Christmas in the Islands

“I don’t want an icy Christmas, I’ve had enough. The only ice I wanna see must be in my cup.”

Shaggy: “No Icy Christmas” from the 2020 album Christmas in the Islands

Thank you Shaggy! My sentiments, exactly. While I sure miss my family desperately each festive holiday season, I don’t miss snow and ice one bit. I have fully embraced the sunny beach Christmas. And Bequia is a fabulous place to spend Christmas as a cruiser. The ARC (Atlantic Rally for Cruisers) finishes in St Lucia in December, so there are suddenly dozens of European boats that just crossed the Atlantic and over a hundred cruisers in a celebratory mood. And Bequia is so incredibly welcoming to boaters over the holidays, hosting potlucks and parties and events. This is our second year in a row celebrating Christmas and New Year’s here, and I can see why some cruisers return here year after year.

Of course, even this corner of paradise is not immune from Covid. This year, the Christmas light displays and fireworks were canceled. When I asked around to find out why, I received two answers: “The government wants to discourage large gatherings,” and “The community is really suffering economically due to the pandemic and the resulting loss of tourism. Electricity is the most expensive resource on the island and it feels wrong to light up the parks when so many families are struggling to pay their electric bills.” But the stores and restaurants are decorated, sometimes even in a nautical theme.

The nautical-themed Christmas tree at Dockside Marine

I tried to bring a bit of that Christmas spirit aboard Sanitas through baking festive treats. Now, I hate to bake. I get kind of tense and twitchy just looking at the ingredients and knowing I’ll have to measure accurately to get this thing to turn out properly. Plus, I’m a celiac and eat strictly gluten free and I try to stay healthy by limiting carbs. But it’s Christmas! So I whipped up a batch of gf chocolate chip cookies with red and green m&ms. (I had to buy two packets of m’s and dug through to pick out the red and green ones). I bought colorful dried fruit and peel in syrup from Knight’s Trading and baked it into a gf Irish soda bread. And I spread a thick layer of mince meat over an almond flour tart to approximate mince meat pies. I kind of think I nailed it. 😀

A holiday baking extravaganza

Now, every restaurant on the island was competing for our business for holiday dinners. But I accidentally wandered into the Porthole one afternoon and ordered a soda water and started chatting to the owner. The Porthole restaurant and mini mart is a Bequia institution, operated by Mr and Mrs T for 40 years and famous for its delicious rotis. The couple have gotten older and struggled to keep it up (not to mention Covid) so their son Gladwyn and his partner Linda moved back home from New York City to take over. They’ve put a ton of work into painting and modernizing and the place looks fantastic. Linda told me they were planning a grand opening party for Christmas Eve with lobster and Mrs T’s traditional recipes for salads and sides so I jumped at the chance! We shared a table with three other cruisers and had a lovely evening – Elvis played Christmas songs on the steel pan, the food was delicious and the wine flowed, and we finally experienced some Christmas cheer. Even if the dinner we were promised at 7:00 didn’t actually get served until 9:00. Island time, lol!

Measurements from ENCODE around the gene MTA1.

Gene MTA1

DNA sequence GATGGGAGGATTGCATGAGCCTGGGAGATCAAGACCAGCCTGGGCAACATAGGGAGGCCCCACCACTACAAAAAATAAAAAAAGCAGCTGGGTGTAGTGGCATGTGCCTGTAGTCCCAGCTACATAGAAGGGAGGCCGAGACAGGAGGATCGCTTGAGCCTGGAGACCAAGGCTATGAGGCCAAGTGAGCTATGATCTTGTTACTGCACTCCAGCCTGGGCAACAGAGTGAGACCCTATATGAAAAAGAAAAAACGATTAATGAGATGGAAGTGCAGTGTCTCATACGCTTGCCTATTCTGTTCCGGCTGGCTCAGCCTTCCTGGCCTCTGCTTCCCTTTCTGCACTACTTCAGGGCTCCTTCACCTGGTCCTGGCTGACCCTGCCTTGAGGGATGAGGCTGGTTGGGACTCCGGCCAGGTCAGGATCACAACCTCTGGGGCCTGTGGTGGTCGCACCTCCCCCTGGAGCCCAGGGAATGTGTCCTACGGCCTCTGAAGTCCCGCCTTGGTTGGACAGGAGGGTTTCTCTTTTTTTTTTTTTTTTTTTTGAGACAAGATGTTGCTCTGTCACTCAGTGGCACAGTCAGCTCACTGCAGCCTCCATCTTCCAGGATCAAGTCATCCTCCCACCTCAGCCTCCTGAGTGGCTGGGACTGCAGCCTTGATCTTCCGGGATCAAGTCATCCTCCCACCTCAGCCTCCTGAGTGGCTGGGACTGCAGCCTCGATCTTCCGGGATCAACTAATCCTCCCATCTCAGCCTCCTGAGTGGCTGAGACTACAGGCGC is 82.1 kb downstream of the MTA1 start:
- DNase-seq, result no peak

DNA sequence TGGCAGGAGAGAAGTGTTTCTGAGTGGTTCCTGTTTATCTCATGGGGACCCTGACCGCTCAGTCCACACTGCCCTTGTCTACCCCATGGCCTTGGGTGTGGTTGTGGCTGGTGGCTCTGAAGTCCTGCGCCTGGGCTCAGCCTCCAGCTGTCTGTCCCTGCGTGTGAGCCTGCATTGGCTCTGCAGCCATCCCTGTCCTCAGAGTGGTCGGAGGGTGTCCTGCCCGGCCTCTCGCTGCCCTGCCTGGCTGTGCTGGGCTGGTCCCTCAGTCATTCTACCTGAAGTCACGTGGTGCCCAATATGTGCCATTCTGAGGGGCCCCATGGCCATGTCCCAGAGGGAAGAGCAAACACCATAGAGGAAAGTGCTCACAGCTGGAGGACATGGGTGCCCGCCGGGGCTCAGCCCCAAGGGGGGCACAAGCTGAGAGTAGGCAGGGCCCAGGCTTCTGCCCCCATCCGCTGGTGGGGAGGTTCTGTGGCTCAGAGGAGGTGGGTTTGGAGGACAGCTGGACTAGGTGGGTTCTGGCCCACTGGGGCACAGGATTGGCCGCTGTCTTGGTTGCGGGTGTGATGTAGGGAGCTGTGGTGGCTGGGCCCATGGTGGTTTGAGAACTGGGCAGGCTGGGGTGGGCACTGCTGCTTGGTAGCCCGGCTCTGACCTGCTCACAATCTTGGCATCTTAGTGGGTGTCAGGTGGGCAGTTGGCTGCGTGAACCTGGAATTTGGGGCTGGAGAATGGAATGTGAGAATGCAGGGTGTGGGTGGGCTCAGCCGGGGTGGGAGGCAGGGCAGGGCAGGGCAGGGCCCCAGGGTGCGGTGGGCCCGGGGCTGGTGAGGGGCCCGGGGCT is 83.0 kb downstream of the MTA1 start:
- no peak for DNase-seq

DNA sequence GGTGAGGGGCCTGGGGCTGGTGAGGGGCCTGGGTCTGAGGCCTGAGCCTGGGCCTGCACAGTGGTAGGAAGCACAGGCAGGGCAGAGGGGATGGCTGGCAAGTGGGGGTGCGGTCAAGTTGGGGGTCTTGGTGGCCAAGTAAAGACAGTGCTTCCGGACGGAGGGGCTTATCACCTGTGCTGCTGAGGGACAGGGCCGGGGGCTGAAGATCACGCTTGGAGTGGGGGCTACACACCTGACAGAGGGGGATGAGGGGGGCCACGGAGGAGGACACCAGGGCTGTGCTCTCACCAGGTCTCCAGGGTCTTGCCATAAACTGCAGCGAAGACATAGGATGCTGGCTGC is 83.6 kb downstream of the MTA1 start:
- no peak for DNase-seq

New and improved Porthole Restaurant
Poached lobster, breadfruit salad, stewed pigeon peas, cinnamon yams, green beans and christophene, green salad

The main event of a Bequia Christmas is without a doubt the Cruisers’ pot luck at the Fig Tree. The owners, Cheryl and Lafayette open the restaurant to sailors free of charge and light of the grills. And folks from all countries and all languages gather to grill meats, share sides and desserts, and drink festive cocktails. All within feet of the lapping waves against the Belmont Boardwalk. It’s a total blast, and I’m so grateful for the Fig Tree’s hospitality.

Last year on New Year’s Eve we partied like it was 1999….and then four out of the eight people at our table came down with COVID and had to isolate on their boats for weeks. This year, since we’re vaxed and boosted, we planned to go to the Frangipani for steel pan music and a DJ – we even bought tickets. But on the afternoon of New Year’s Eve, two of the most popular tourist restaurants on the island shut down suddenly because staff tested positive for Covid. We hemmed and hawed and decided not to risk it. Instead, a friend invited us over to his catamaran and we had a lovely little 5-person party on the deck with charcuterie and champagne. We could hear the music just fine from the anchorage – we didn’t miss a thing. And as midnight struck, the boaters made their own firework show, lighting off expired flares in the harbor (Cap. Mike did not like firey things raining down near Sanitas at all)

I bought myself flowers for New Years!

All in all, it was a lovely holiday, spent with good friends, and I enjoyed every minute of it! I hope you and yours had a wonderful holiday also – maybe even with a little snow, if that’s your thing.

2 thoughts on “Christmas in the Islands

  1. Seems like you guys had a wonderful Christmas and I could not be happier for you. Continued best wishes as you sail through 2022. Have fun and happy new year to you both! Stay safe.

    Please keep your cheery attitudes as it makes me smile!

    Sharon

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    Liked by 1 person

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